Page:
After the Webinar: Tools, Tips and Tricks for the ACO – Lessons from the Field. Q&A with the Presenters

Webinar presenters Madisen Taylor and Alicia Dease answered a number of your questions after their presentation, Tools, Tips and Tricks from the ACO: Lessons from the Field. Here are just a few of their responses.

 

Audience Question: Dallas said he had a gun pulled on him the other day. The person was trying to pull that gun on him while also reaching inside of the cab of his truck. His question is, do you have any suggestions of safety equipment for the field for dealing with some of those humans that we have to deal with?

Madisen Taylor: Our best suggestion is, if you don’t wear a ballistic vest, is to work your way to get one of those on your person. And anytime that you get out of the truck and approach these folks, make sure you’re wearing that vest. That’s going to be your lifesaver. That’s going to be your way to go home to your family.

Alicia Dease: Absolutely, I couldn’t agree more. And I don’t know if you have a pretty solid relationship with your law enforcement. I know we do here in Volusia County, we’re all on the same radio channel. So, if we need help, it’s as easy as you know. Getting out of the area and calling for dispatch, and with the incident we had the gun pulled on us. They had deputies on scene within seconds, it feels like.

 

Audience Question: Allison said that liquid smoke is also a great attractant for getting dogs to traps and didn’t know if either you had experience with using liquid smoke or not. 

Alicia Dease: I have not, that’s an interesting thought. It does think, I’m not a huge fan of it but my husband uses it, so I bet.

 

Audience Question: Referring to rubbing towels with dogs in heat. How long does that last on the towel? 

Madisen Taylor: I’m definitely not a biologist, but I can tell you that I’ve actually rubbed in it. You know, I had to leave some residue on the towel in it lasted for well over 48 hours for me and all I had in there was and a dirty towel. Food was not attracting and this boy for nothing in the world, He wanted nothing to do with food. He wanted the female that was inside of a house. So, I rubbed the towel and we put it in there and just step the way and let him do his thing.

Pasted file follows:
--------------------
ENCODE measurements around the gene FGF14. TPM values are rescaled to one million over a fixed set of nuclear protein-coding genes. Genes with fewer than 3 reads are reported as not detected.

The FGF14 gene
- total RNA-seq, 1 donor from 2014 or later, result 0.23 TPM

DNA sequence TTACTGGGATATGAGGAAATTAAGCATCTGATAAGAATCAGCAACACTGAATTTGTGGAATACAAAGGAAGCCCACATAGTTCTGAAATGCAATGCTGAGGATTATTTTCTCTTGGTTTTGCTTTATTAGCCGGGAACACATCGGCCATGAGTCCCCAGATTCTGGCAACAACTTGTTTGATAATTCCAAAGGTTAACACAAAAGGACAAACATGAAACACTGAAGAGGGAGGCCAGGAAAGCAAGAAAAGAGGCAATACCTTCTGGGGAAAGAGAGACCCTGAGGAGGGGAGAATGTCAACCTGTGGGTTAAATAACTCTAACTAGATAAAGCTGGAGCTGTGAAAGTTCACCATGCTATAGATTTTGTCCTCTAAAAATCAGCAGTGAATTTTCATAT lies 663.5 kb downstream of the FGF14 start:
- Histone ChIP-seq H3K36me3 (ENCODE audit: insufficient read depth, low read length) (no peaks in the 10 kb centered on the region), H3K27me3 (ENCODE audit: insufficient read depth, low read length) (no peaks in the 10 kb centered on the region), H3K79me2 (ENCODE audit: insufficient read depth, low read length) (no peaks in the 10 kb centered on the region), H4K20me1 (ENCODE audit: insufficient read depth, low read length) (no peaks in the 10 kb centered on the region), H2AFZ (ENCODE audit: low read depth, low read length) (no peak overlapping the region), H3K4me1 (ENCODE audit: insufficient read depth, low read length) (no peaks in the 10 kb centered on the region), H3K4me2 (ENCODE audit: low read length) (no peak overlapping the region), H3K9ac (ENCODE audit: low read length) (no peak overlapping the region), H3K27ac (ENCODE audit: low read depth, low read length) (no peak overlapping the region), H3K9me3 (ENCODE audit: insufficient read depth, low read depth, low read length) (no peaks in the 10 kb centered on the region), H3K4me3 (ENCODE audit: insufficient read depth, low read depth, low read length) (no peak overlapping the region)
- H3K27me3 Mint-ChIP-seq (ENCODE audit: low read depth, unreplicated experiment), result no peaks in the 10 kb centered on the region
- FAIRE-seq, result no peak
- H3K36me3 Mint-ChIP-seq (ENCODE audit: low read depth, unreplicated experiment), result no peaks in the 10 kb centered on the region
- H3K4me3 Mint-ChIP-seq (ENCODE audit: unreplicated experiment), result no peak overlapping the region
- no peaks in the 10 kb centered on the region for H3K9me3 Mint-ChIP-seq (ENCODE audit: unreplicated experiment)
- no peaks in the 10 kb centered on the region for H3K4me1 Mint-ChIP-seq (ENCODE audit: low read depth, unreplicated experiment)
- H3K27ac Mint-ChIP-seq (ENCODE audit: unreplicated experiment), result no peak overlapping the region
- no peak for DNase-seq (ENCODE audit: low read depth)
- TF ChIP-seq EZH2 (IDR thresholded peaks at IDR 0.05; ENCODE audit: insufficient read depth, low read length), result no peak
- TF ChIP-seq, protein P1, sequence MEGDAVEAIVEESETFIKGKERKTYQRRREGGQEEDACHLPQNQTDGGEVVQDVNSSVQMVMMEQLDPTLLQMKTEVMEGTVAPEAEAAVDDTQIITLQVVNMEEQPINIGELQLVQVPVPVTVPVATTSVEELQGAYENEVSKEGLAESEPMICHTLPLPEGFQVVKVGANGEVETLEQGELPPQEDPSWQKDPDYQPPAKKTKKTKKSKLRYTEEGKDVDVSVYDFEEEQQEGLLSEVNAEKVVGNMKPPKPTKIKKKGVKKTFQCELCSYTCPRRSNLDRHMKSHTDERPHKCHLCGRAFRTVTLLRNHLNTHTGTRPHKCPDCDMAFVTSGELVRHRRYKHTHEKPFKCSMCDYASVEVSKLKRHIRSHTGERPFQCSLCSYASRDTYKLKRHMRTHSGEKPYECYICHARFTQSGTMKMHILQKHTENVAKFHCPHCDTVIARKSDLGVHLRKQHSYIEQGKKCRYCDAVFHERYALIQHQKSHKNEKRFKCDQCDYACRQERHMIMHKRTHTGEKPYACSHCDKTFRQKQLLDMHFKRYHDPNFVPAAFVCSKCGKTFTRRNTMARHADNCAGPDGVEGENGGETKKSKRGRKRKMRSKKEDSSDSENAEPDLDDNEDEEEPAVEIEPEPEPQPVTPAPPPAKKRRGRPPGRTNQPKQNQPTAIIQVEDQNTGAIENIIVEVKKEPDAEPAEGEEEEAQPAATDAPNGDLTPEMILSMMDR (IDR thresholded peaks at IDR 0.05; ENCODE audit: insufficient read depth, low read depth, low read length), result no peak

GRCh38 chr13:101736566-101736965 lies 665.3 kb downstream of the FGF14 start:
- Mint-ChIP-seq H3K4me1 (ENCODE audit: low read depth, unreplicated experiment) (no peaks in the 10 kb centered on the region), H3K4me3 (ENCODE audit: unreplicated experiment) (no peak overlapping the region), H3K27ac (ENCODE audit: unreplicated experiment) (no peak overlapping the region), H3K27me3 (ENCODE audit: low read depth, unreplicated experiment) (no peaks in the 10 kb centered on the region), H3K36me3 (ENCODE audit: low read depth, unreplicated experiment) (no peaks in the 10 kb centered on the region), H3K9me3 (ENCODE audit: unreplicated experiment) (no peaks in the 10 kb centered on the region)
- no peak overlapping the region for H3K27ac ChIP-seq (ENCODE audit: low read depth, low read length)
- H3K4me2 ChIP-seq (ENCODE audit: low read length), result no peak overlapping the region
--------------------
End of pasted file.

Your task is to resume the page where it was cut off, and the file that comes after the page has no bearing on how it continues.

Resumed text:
Audience Question: Does your department issue body-worn cameras? And if they don’t, do you see a reason to requisition? 

Madisen Taylor: In case you’re wondering, we actually just got approved for it, and we are in the process of getting body worn cameras. And, while it’s going to be an interesting task for us, because we’re going to have to have some SOPs in place. The intent is to keep our officers safe and to support us in times where we are looking at cruelty situations or cases that are being said that things didn’t happen when they did. They will inevitably be a great tool for us, but you have to remember the most important piece, and we’ve talked about it extensively with the sheriff’s department, with our beach, patrol guys, and corrections. We’ve all kind of been in the process of trying to sign up to get some of these, because the sheriff’s departments, all that has it right now with us. And we’ve all come to the consensus that it doesn’t matter if it’s a cat in a trap or it’s a cruelty investigation, that BWC needs to be live. Because anything can happen, cat people are crazy, and it’s going to save you and it’s going to save your job.

Alicia Dease: You just got to remember to turn it off while you’re driving on the roads.